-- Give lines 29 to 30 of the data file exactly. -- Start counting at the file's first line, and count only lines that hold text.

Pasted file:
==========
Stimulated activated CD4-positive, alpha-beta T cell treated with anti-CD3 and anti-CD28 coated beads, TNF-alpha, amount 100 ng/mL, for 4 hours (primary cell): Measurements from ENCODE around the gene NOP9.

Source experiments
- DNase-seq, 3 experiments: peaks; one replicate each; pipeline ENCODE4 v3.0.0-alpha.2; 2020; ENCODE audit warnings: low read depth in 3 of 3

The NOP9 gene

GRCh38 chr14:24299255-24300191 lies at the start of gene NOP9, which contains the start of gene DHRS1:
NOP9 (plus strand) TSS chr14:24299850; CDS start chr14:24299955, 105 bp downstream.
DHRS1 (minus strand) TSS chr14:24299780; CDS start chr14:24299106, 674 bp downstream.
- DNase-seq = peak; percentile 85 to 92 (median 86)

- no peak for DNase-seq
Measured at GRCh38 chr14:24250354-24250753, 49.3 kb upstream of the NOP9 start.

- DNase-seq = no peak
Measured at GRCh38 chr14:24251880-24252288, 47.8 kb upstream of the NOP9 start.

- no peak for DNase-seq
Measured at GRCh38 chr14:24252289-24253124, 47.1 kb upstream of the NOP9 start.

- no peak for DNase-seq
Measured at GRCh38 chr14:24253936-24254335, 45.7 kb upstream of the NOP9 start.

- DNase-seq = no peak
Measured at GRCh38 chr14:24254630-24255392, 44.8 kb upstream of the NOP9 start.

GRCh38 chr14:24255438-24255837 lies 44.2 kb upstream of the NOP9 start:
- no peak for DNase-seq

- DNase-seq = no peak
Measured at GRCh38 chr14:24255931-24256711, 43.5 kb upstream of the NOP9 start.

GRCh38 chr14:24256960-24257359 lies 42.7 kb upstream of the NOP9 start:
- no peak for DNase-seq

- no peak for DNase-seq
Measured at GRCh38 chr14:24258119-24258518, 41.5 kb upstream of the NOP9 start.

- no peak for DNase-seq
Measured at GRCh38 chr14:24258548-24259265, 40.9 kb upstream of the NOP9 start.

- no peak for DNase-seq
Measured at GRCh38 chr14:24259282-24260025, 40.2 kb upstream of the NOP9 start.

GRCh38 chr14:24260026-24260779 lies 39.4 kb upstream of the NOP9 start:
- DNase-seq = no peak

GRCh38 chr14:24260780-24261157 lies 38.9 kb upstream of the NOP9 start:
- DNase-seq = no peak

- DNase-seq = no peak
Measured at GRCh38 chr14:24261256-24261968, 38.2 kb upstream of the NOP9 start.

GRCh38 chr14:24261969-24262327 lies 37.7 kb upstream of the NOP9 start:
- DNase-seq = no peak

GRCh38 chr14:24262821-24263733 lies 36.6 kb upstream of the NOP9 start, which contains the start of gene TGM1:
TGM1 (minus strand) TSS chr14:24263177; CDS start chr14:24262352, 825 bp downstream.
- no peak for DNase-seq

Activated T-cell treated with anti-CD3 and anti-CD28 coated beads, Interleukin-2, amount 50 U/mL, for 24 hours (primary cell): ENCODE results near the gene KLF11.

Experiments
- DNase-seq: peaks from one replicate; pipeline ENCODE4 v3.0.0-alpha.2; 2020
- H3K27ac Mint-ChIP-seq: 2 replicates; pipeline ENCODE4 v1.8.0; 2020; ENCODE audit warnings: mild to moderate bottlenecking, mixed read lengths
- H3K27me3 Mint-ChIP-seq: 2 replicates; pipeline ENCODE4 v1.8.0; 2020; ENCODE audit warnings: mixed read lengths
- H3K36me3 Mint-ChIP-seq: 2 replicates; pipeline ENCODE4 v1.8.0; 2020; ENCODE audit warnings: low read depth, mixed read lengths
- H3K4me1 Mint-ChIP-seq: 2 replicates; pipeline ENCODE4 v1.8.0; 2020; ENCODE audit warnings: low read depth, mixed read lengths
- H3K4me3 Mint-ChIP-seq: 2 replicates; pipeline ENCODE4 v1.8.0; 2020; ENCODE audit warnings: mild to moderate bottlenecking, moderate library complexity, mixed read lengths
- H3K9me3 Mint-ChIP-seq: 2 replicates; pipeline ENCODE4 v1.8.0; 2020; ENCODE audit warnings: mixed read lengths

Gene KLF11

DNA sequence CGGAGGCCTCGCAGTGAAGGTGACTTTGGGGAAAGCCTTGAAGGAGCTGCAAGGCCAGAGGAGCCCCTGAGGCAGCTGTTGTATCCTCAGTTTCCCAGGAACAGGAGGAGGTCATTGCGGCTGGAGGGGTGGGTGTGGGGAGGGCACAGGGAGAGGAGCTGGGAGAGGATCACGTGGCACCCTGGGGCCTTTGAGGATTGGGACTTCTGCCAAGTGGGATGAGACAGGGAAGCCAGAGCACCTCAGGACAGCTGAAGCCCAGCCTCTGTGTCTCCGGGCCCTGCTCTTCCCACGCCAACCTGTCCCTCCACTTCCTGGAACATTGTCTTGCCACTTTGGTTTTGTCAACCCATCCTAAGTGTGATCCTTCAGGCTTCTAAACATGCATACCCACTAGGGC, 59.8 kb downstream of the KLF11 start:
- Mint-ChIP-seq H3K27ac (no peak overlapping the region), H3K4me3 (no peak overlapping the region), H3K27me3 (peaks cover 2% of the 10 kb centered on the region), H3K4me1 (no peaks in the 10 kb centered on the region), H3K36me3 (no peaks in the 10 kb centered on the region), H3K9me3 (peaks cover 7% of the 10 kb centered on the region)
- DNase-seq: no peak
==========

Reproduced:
- no peak for DNase-seq
Measured at GRCh38 chr14:24259282-24260025, 40.2 kb upstream of the NOP9 start.